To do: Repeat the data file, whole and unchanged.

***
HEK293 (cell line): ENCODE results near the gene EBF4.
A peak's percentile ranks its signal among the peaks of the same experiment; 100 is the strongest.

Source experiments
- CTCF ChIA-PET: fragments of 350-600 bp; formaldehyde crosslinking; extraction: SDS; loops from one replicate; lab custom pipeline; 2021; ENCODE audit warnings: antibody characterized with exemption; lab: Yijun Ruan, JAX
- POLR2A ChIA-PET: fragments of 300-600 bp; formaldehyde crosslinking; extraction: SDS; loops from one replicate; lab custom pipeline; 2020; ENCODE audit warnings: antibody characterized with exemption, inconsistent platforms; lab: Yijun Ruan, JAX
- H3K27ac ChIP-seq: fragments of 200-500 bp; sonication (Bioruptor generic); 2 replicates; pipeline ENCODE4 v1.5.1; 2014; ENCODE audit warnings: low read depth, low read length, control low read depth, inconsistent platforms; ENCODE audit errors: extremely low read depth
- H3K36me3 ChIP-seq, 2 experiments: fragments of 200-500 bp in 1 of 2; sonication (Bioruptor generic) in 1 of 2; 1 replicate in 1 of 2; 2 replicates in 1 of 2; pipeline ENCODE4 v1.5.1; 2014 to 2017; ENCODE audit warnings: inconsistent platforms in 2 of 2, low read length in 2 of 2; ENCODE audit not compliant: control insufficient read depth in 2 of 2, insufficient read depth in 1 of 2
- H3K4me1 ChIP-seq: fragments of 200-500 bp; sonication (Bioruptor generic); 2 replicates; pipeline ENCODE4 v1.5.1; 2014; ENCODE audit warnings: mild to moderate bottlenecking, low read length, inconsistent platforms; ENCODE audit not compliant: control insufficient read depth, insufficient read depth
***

HEK293 (cell line): ENCODE results near the gene EBF4.
A peak's percentile ranks its signal among the peaks of the same experiment; 100 is the strongest.

Source experiments
- CTCF ChIA-PET: fragments of 350-600 bp; formaldehyde crosslinking; extraction: SDS; loops from one replicate; lab custom pipeline; 2021; ENCODE audit warnings: antibody characterized with exemption; lab: Yijun Ruan, JAX
- POLR2A ChIA-PET: fragments of 300-600 bp; formaldehyde crosslinking; extraction: SDS; loops from one replicate; lab custom pipeline; 2020; ENCODE audit warnings: antibody characterized with exemption, inconsistent platforms; lab: Yijun Ruan, JAX
- H3K27ac ChIP-seq: fragments of 200-500 bp; sonication (Bioruptor generic); 2 replicates; pipeline ENCODE4 v1.5.1; 2014; ENCODE audit warnings: low read depth, low read length, control low read depth, inconsistent platforms; ENCODE audit errors: extremely low read depth
- H3K36me3 ChIP-seq, 2 experiments: fragments of 200-500 bp in 1 of 2; sonication (Bioruptor generic) in 1 of 2; 1 replicate in 1 of 2; 2 replicates in 1 of 2; pipeline ENCODE4 v1.5.1; 2014 to 2017; ENCODE audit warnings: inconsistent platforms in 2 of 2, low read length in 2 of 2; ENCODE audit not compliant: control insufficient read depth in 2 of 2, insufficient read depth in 1 of 2
- H3K4me1 ChIP-seq: fragments of 200-500 bp; sonication (Bioruptor generic); 2 replicates; pipeline ENCODE4 v1.5.1; 2014; ENCODE audit warnings: mild to moderate bottlenecking, low read length, inconsistent platforms; ENCODE audit not compliant: control insufficient read depth, insufficient read depth